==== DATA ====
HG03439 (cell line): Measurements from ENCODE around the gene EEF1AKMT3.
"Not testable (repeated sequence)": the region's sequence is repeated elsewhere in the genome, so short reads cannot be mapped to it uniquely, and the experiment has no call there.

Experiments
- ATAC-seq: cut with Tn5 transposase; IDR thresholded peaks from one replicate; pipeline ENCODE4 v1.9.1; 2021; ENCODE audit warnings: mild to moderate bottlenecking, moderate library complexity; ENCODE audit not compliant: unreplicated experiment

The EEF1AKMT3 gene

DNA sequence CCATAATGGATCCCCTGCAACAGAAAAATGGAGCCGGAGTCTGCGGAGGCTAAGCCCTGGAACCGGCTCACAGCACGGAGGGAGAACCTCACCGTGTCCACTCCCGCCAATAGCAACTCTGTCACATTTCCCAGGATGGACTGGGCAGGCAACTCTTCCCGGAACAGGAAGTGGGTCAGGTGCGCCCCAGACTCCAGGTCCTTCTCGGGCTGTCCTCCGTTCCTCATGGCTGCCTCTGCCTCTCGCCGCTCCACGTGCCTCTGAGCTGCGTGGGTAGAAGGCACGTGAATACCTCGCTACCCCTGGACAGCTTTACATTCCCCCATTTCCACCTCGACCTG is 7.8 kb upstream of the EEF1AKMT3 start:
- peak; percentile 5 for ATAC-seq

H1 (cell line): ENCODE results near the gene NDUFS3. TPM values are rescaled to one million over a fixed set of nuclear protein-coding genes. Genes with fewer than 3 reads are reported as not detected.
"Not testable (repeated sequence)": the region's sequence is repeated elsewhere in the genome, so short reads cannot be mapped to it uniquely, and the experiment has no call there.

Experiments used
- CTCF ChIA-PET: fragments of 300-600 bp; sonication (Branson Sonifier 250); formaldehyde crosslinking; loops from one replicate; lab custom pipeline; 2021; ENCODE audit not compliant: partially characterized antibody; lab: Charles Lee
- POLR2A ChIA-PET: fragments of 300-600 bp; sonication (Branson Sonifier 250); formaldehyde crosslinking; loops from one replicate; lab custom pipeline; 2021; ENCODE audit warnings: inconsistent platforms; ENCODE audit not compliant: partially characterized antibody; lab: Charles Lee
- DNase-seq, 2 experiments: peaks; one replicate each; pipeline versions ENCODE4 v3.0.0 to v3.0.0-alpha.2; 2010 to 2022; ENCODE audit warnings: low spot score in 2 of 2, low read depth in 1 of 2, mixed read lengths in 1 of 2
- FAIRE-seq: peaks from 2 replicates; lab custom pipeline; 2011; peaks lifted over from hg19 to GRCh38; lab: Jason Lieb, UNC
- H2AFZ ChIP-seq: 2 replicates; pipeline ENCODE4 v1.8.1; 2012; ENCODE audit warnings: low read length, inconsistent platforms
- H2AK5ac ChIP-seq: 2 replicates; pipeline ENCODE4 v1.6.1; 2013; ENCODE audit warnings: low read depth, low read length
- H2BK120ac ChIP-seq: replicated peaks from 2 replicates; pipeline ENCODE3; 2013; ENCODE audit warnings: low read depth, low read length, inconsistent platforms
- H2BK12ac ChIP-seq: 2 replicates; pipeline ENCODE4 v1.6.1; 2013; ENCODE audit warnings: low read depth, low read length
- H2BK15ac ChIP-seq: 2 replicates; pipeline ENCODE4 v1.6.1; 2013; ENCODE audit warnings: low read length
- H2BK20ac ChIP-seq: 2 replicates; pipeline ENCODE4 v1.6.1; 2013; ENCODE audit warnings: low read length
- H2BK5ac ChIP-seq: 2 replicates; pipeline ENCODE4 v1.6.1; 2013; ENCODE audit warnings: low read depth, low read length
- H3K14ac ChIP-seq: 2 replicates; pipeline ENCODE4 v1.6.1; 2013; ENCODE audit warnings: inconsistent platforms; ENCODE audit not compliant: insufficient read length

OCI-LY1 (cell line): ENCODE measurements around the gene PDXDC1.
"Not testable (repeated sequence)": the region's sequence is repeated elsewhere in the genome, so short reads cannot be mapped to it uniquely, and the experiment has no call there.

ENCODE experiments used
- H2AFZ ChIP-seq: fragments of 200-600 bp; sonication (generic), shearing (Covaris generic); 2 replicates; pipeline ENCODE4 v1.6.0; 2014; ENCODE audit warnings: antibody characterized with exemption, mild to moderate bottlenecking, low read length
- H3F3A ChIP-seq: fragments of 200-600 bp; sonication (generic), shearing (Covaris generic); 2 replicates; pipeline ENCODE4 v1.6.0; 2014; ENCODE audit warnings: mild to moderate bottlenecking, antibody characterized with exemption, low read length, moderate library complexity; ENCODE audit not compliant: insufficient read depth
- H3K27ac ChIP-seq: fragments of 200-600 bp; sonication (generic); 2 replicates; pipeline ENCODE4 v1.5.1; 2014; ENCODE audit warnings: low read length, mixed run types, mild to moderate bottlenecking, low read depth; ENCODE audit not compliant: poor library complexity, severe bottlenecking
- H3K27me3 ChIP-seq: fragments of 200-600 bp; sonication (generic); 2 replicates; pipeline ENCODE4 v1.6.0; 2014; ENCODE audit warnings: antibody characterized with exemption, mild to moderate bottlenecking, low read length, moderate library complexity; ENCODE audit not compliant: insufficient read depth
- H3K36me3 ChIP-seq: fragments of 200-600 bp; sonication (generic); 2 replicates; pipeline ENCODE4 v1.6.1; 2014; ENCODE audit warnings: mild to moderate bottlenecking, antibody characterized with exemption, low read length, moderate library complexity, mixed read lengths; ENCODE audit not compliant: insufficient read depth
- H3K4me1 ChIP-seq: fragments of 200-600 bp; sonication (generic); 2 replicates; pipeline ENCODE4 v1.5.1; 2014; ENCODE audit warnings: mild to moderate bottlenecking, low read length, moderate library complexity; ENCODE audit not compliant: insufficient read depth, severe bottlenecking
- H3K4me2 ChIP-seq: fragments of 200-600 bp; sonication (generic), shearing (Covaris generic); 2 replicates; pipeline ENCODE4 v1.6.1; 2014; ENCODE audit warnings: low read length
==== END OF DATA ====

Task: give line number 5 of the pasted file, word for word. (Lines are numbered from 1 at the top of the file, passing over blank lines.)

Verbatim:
The EEF1AKMT3 gene